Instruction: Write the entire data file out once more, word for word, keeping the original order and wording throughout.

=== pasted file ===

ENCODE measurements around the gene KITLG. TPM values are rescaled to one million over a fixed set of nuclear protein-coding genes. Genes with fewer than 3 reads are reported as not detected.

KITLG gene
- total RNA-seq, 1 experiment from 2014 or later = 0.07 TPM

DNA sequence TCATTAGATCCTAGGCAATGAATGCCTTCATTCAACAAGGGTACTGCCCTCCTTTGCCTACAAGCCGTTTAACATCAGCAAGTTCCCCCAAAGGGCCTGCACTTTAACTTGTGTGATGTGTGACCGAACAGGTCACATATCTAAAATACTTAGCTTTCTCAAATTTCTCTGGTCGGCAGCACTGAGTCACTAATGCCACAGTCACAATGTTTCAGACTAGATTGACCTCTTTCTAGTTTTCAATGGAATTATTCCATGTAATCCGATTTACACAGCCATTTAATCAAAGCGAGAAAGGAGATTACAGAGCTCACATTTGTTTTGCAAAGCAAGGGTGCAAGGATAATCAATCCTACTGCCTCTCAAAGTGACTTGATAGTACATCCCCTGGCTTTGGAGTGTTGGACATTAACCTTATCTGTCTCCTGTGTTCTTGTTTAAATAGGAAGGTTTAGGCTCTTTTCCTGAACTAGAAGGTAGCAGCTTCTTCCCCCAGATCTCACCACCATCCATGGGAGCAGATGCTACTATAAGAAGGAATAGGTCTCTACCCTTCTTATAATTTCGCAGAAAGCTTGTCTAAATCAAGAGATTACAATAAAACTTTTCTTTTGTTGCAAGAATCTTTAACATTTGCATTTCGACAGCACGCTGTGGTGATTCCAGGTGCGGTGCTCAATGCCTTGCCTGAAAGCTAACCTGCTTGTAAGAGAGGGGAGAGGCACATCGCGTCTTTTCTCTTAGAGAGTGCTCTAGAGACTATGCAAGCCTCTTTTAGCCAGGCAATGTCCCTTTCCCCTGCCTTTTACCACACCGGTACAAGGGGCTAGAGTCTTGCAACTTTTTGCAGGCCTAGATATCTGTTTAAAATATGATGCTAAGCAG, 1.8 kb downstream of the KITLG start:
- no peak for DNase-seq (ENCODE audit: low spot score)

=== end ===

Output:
ENCODE measurements around the gene KITLG. TPM values are rescaled to one million over a fixed set of nuclear protein-coding genes. Genes with fewer than 3 reads are reported as not detected.

KITLG gene
- total RNA-seq, 1 experiment from 2014 or later = 0.07 TPM

DNA sequence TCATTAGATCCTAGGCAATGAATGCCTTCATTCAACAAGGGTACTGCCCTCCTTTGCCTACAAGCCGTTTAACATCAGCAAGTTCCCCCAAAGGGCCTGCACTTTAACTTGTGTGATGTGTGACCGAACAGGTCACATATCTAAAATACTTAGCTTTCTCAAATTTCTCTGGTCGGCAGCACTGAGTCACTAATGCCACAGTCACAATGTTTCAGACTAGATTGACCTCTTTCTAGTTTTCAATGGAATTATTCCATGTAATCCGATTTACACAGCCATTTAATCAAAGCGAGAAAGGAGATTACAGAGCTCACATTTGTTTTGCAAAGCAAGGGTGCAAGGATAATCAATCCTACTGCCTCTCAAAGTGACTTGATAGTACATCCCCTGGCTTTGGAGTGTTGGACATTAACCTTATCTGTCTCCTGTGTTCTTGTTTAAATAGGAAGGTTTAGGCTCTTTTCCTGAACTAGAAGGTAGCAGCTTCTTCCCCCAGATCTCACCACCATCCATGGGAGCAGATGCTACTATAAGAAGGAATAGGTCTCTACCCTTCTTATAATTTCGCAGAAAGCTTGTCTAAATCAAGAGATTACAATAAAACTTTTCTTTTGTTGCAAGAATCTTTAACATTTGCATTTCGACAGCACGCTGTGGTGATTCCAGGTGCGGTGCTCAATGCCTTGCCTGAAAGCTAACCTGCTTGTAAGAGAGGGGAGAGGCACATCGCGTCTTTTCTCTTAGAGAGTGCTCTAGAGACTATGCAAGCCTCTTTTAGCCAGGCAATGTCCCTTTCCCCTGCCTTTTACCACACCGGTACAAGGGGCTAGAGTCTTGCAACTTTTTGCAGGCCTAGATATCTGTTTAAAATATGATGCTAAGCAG, 1.8 kb downstream of the KITLG start:
- no peak for DNase-seq (ENCODE audit: low spot score)